Richard Tuttle

Installation view 1987. Photo: LWL / Rudolf Wakonigg

Installation view 1987. Photo: LWL / Rudolf Wakonigg

Art and Music [Kunst und Musik]


Two-part sculpture

Art and Music I: wooden elements painted white, 200 x 73 x 75 cm

Art and Music II: steel panels painted black with wooden elements painted white, 200 x 200 x 30 cm



Vehicle entrance and steps between the building at Domplatz 23 and Fürstenberghaus at Domplatz 20–22, permanent installation (not on display in 2016 due to construction work)



City of Münster

Richard Tuttle

* 1941 in Rahway, USA
lives and works in New York, Abiquiú and Mount Desert, USA

As his contribution to Skulptur Projekte in Münster 1987 the US-American artist Richard Tuttle (born in 1941 in Rahway, New Jersey) mounted a two-part installation made of white-painted wooden objects on a house wall in the middle of the city centre. The shape of the two identical sculptures is reminiscent of an apostrophe or a bass clef. In spite of its central location, what is surprising about the work is its discreet, almost hidden presentation. Art and Music I is mounted into the corner of a narrow brick wall just inside a gateway — nowadays usually locked — whereas Art and Music II is placed at exactly the same height but several metres away on the outside of the same wall that flanks the descending level of a thoroughfare alongside the Fürstenberghaus which leads to (or away from) Domplatz, the main square in front of Münster cathedral. Both objects adhere to a common horizontal base line and appear to be spatially conjoined, as if part of an invisible notation system. Tuttle himself explains the interaction of the two forms thus: “The first object curls inwards (if viewed in terms of a spiral) and the second one outwards. Thus, taken together, they complete each other like a circle that first inhales, then exhales."1 The second sculpture in the thoroughfare is fixed to a square steel plate, whose rust red surface is marked with a geometric arrangement of weld seams. Passers-by are not able to see both objects at once. Yet if each object is contemplated in relation to its unusual surroundings one might, so Tuttle imagined, witness “the transfer of a kind of platonic mental image of balance. This equilibrium is the most important aspect”, as the artist explains in the guide to the 1987 exhibition: “the energy of the piece in the corner goes inward, the energy of the piece attached to the plate goes outward. This is a contribution to make the city become a sculpture itself, instead of asking the people to come to the park and view sculptures. The energy of the city may pass into these symbols.”2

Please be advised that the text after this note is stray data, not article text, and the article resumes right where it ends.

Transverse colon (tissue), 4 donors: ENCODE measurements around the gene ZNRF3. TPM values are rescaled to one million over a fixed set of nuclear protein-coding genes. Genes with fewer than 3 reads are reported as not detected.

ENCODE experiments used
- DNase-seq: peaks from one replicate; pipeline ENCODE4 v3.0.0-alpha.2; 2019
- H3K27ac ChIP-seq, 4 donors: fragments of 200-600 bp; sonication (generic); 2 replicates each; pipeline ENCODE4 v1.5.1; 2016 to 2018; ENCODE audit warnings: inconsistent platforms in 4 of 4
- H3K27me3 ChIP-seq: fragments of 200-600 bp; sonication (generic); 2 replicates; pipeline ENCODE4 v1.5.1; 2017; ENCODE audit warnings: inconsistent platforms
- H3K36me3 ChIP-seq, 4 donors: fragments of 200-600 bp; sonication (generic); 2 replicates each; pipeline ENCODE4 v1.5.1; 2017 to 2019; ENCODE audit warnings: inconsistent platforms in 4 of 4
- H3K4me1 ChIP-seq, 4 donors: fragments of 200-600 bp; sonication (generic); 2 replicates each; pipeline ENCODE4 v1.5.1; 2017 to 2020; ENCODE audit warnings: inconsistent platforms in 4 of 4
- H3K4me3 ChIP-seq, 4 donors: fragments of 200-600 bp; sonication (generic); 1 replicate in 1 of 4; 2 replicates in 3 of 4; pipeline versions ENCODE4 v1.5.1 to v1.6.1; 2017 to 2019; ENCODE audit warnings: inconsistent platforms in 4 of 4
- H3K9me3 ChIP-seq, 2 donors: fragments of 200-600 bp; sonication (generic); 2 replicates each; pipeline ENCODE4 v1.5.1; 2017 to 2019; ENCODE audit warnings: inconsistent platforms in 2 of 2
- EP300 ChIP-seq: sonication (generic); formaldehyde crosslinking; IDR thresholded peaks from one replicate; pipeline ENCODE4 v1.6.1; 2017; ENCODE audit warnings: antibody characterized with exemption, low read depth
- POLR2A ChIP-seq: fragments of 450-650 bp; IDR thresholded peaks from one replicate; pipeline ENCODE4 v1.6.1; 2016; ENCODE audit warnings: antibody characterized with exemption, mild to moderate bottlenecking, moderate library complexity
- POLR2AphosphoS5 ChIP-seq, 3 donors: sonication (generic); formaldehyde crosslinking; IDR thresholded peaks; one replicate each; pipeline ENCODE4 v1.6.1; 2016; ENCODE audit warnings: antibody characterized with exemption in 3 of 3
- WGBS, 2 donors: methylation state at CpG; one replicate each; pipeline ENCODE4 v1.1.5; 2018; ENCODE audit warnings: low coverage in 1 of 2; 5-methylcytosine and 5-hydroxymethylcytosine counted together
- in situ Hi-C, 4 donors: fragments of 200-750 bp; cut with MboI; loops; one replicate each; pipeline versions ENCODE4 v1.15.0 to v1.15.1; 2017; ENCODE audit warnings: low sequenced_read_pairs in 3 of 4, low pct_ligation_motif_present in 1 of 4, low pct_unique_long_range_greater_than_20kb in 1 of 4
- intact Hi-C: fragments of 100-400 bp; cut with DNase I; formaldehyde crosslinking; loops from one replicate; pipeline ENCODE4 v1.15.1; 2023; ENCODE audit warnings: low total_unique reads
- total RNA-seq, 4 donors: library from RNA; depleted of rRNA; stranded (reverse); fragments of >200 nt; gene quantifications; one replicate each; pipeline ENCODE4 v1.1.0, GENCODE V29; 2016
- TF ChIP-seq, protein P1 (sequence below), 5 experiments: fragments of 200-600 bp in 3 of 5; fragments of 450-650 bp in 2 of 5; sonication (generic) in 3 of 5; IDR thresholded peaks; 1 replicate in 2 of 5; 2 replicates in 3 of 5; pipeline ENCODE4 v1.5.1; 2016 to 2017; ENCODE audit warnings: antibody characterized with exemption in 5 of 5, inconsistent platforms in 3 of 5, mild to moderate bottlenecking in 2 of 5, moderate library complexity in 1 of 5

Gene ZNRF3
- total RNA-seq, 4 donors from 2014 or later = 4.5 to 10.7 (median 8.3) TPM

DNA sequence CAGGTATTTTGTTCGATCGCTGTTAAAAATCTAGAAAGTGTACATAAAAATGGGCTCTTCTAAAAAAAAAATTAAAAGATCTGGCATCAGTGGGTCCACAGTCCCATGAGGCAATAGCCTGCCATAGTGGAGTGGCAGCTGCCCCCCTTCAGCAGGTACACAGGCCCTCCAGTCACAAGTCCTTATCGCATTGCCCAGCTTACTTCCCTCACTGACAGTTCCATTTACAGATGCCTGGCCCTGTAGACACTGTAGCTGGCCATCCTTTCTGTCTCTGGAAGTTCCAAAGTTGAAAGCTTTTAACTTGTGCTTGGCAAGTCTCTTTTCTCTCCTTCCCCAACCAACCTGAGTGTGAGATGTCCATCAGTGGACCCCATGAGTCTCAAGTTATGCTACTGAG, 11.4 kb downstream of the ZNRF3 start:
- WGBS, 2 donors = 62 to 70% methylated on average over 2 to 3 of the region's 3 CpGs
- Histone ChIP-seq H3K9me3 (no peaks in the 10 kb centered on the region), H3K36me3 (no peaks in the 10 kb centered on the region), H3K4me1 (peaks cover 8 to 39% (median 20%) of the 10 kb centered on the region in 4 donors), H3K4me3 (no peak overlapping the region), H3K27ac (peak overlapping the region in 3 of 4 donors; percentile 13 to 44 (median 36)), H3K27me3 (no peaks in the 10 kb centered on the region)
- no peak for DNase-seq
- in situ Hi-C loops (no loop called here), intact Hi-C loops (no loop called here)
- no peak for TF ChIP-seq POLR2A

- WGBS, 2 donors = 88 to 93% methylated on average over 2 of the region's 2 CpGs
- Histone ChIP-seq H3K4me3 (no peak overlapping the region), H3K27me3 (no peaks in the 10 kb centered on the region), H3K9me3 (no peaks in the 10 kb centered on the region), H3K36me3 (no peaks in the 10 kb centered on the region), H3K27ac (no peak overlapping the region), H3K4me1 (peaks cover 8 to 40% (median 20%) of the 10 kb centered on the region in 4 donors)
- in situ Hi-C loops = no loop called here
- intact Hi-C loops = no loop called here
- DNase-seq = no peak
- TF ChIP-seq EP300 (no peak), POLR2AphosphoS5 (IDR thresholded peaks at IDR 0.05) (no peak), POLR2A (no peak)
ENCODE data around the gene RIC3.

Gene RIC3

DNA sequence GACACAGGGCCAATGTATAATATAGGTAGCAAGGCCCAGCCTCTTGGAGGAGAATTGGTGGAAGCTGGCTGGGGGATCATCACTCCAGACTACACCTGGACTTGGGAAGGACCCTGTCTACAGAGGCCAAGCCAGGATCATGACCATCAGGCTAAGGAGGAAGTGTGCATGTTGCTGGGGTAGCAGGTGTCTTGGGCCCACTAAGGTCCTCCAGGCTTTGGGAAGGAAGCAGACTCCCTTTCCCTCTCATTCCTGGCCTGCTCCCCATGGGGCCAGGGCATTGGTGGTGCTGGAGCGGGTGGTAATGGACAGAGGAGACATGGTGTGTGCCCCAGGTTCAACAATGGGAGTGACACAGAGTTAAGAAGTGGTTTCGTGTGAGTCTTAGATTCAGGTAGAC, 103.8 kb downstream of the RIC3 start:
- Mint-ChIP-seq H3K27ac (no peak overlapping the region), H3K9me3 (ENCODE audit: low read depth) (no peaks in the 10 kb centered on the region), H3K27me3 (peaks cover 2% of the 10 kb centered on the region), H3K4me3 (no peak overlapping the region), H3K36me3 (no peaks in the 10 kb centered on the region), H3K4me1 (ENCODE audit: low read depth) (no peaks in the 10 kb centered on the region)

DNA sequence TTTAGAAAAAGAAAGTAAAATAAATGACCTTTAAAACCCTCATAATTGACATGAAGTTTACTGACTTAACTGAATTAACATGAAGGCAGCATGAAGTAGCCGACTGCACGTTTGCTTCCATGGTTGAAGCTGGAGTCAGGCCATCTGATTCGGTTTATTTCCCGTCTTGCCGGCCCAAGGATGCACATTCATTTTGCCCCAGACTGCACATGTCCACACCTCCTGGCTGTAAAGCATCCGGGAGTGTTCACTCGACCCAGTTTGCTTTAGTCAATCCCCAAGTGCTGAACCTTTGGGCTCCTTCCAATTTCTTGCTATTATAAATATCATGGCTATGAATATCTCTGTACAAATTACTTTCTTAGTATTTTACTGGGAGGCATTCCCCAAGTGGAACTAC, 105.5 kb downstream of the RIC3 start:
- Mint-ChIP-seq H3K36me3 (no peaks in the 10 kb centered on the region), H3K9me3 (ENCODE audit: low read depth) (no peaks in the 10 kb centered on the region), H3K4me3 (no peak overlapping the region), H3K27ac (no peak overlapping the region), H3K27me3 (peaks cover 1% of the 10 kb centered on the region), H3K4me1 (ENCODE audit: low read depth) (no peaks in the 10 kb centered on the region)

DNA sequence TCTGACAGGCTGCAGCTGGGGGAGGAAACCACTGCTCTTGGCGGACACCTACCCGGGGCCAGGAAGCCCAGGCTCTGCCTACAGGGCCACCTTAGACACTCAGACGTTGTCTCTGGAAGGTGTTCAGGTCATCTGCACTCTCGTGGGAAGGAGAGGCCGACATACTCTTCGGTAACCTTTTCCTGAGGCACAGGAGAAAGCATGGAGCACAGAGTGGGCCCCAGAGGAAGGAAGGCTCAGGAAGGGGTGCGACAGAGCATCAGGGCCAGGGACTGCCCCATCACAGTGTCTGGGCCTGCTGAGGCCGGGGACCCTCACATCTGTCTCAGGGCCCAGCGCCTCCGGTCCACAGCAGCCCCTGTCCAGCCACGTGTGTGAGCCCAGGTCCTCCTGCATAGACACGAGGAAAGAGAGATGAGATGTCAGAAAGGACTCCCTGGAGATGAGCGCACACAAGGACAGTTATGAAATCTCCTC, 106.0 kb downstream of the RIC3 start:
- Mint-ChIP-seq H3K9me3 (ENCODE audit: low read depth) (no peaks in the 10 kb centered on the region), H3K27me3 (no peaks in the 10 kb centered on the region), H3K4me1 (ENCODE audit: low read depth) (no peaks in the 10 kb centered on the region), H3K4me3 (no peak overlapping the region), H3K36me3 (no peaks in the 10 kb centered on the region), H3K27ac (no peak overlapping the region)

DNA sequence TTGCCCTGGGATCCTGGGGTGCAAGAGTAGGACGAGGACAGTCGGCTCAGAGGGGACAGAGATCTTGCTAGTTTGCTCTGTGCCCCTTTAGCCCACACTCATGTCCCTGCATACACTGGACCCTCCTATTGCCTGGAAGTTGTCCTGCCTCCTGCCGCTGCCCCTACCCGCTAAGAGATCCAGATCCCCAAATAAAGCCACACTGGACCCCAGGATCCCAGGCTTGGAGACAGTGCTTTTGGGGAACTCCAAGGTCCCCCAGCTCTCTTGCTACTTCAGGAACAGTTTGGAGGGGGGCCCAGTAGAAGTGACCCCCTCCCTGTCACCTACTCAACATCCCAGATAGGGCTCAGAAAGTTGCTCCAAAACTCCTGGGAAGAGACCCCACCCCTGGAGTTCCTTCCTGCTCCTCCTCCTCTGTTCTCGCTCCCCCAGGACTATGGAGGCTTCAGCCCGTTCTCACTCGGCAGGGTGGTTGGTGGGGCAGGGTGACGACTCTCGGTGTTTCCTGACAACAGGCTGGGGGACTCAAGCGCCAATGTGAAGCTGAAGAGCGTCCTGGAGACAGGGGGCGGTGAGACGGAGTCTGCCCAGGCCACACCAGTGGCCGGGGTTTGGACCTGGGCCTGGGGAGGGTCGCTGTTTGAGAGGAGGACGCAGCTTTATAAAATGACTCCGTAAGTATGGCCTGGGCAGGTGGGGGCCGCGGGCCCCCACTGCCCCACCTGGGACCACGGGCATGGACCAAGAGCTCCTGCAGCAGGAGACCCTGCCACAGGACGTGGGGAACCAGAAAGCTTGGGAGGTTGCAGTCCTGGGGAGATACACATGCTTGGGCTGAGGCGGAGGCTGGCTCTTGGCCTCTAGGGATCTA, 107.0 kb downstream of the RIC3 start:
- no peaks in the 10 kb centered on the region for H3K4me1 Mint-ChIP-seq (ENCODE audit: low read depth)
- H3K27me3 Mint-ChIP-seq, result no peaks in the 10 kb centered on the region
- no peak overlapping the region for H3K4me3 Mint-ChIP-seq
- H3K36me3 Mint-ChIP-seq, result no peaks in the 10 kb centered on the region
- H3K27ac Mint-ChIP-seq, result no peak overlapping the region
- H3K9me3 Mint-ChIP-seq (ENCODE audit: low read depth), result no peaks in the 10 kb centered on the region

Although Tuttle’s contribution to Skulptur Projekte in Münster 1987 is still located at the original site, architectural changes to the surroundings have radically altered the artwork’s impact. Initially, the sense of balance Tuttle described was based on the fact that both elements were mounted at the same height on either side of the brick wall, whereas the respective ground levels diverged due to the downhill incline on one side. However, this changed as a result of the conversion of the adjacent university institutes in 2016/17: the pedestrian steps of the thoroughfare running between Domplatz and the Siegelkammer were removed and the ground level was raised more than 50 cm. For this reason, Art and Music II is no longer at head height of passers-by but “hangs”, so it seems, considerably lower. In addition, these days the vehicle entrance is mostly closed by an iron gate and seldom used. As a result, only a small number of Münster residents are aware of Art and Music I. On the wall a few remaining scraps of posters from the 1980s are witness to the earlier foot traffic that passed through in this now disused passage.

Julius Lehmann

1 Klaus Bußmann/Kaspar König (eds.), Skulptur Projekte in Münster 1987, exhib. cat. Westfälisches Landesmuseum, Münster, 1987, 254, quote translated here by Matthew Partridge.

2 Richard Tuttle, quoted from: Georg Jappe, Skulptur Projekte in Münster. Rundgang/Guide, Münster, 1987, 43, quote translated here by Matthew Partridge.


  • Still existing / Public Collection
  • Removed
  • In the museum